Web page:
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Heterogeneity of long-history migration explains cultural differences in reports of emotional expressivity and the functions of smiles

Rychlowska, Magdalena, Miyamoto, Yuri, Matsumoto, David, Hess, Ursula, Gilboa-Schechtman, Eva, Kamble, Shanmukh, Muluk, Hamdi, Masuda, Takahiko and Niedenthal, Paula Marie 2015. Heterogeneity of long-history migration explains cultural differences in reports of emotional expressivity and the functions of smiles. Proceedings of the National Academy of Sciences of the United States of America 112 (19) , E2429-E2436. 10.1073/pnas.1413661112

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Abstract

A small number of facial expressions may be universal in that they are produced by the same basic affective states and recognized as such throughout the world. However, other aspects of emotionally expressive behavior vary widely across culture. Just why do they vary? We propose that some cultural differences in expressive behavior are determined by historical heterogeneity, or the extent to which a country’s present-day population descended from migration from numerous vs. few source countries over a period of 500 y. Our reanalysis of data on cultural rules for displaying emotion from 32 countries [n = 5,340; Matsumoto D, Yoo S, Fontaine J (2008) J Cross Cult Psychol 39(1):55–74] reveals that historical heterogeneity explains substantial, unique variance in the degree to which individuals believe that emotions should be openly expressed. We also report an original study of the underlying states that people believe are signified by a smile. Cluster analysis applied to data from nine countries (n = 726), including Canada, France, Germany, India, Indonesia, Israel, Japan, New Zealand, and the United States, reveals that countries group into “cultures of smiling” determined by historical heterogeneity. Factor analysis shows that smiles sort into three social-functional subtypes: pleasure, affiliative, and dominance. The relative importance of these smile subtypes varies as a function of historical heterogeneity. These findings thus highlight the power of social-historical factors to explain cross-cultural variation in emotional expression and smile behavior.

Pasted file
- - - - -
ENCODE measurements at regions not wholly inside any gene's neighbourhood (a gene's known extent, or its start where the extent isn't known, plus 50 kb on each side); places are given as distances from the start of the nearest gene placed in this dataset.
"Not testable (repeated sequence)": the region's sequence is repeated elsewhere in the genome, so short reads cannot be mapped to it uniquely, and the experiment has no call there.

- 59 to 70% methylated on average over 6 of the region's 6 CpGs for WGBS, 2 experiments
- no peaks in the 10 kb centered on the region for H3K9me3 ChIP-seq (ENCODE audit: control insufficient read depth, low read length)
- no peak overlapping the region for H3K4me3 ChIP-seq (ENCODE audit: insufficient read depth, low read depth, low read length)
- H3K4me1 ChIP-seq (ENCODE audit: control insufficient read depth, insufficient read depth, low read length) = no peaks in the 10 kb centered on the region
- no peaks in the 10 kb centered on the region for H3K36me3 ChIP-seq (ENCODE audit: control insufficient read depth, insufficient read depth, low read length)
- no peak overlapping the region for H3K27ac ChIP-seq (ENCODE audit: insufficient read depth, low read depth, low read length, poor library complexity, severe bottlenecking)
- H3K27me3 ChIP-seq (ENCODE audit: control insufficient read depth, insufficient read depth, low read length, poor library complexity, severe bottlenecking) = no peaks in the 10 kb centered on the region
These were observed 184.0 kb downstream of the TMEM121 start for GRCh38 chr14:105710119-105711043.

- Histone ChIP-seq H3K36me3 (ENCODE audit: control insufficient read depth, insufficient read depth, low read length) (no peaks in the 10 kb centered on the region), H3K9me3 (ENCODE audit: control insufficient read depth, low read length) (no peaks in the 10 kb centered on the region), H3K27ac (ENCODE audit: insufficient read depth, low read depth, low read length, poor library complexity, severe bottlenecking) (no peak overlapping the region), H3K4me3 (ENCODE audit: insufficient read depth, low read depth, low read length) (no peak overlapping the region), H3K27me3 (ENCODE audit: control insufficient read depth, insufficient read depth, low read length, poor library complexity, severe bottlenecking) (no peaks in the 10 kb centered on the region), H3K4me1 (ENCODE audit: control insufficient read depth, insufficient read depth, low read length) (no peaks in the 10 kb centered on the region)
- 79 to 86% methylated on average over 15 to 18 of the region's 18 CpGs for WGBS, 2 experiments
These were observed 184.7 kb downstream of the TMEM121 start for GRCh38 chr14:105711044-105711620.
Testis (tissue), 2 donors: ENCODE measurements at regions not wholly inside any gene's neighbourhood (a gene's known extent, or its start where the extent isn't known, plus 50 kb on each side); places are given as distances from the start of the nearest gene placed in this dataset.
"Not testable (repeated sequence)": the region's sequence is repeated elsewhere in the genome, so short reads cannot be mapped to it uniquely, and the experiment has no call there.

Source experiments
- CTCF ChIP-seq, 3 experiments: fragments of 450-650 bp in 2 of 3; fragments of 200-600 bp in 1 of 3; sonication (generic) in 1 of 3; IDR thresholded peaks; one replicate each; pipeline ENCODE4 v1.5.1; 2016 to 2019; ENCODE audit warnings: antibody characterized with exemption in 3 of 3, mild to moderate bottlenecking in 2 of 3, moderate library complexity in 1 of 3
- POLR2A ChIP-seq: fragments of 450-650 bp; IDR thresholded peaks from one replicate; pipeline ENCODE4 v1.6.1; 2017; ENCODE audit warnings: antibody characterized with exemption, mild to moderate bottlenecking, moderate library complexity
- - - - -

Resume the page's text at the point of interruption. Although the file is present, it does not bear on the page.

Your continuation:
Item Type: Article
Date Type: Publication
Status: Published
Schools: Psychology
Publisher: National Academy of Sciences
ISSN: 0027-8424
Date of Acceptance: 24 March 2015
Last Modified: 28 Jun 2019 03:30
URI: http://orca.cf.ac.uk/id/eprint/102642

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